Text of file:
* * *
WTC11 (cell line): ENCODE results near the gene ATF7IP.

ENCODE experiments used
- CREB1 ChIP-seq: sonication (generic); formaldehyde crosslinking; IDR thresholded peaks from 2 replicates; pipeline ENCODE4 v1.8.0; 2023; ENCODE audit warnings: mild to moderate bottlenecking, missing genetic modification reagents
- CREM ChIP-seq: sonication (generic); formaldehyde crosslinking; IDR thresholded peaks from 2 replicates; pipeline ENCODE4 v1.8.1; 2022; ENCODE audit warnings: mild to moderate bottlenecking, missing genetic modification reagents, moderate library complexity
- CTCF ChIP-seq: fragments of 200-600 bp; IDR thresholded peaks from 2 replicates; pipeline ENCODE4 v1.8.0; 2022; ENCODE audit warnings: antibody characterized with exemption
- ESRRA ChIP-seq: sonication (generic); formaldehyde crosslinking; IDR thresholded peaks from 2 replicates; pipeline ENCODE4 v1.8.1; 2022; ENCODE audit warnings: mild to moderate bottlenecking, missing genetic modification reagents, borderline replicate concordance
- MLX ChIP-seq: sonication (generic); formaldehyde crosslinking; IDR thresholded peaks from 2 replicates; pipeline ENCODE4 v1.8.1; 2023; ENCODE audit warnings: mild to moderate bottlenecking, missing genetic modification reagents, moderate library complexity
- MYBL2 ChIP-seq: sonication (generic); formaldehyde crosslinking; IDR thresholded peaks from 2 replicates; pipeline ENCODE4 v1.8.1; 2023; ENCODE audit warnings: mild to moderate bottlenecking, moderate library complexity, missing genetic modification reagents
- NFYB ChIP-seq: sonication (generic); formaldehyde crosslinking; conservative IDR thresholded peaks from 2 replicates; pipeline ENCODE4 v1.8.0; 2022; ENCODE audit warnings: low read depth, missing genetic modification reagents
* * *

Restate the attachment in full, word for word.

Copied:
WTC11 (cell line): ENCODE results near the gene ATF7IP.

ENCODE experiments used
- CREB1 ChIP-seq: sonication (generic); formaldehyde crosslinking; IDR thresholded peaks from 2 replicates; pipeline ENCODE4 v1.8.0; 2023; ENCODE audit warnings: mild to moderate bottlenecking, missing genetic modification reagents
- CREM ChIP-seq: sonication (generic); formaldehyde crosslinking; IDR thresholded peaks from 2 replicates; pipeline ENCODE4 v1.8.1; 2022; ENCODE audit warnings: mild to moderate bottlenecking, missing genetic modification reagents, moderate library complexity
- CTCF ChIP-seq: fragments of 200-600 bp; IDR thresholded peaks from 2 replicates; pipeline ENCODE4 v1.8.0; 2022; ENCODE audit warnings: antibody characterized with exemption
- ESRRA ChIP-seq: sonication (generic); formaldehyde crosslinking; IDR thresholded peaks from 2 replicates; pipeline ENCODE4 v1.8.1; 2022; ENCODE audit warnings: mild to moderate bottlenecking, missing genetic modification reagents, borderline replicate concordance
- MLX ChIP-seq: sonication (generic); formaldehyde crosslinking; IDR thresholded peaks from 2 replicates; pipeline ENCODE4 v1.8.1; 2023; ENCODE audit warnings: mild to moderate bottlenecking, missing genetic modification reagents, moderate library complexity
- MYBL2 ChIP-seq: sonication (generic); formaldehyde crosslinking; IDR thresholded peaks from 2 replicates; pipeline ENCODE4 v1.8.1; 2023; ENCODE audit warnings: mild to moderate bottlenecking, moderate library complexity, missing genetic modification reagents
- NFYB ChIP-seq: sonication (generic); formaldehyde crosslinking; conservative IDR thresholded peaks from 2 replicates; pipeline ENCODE4 v1.8.0; 2022; ENCODE audit warnings: low read depth, missing genetic modification reagents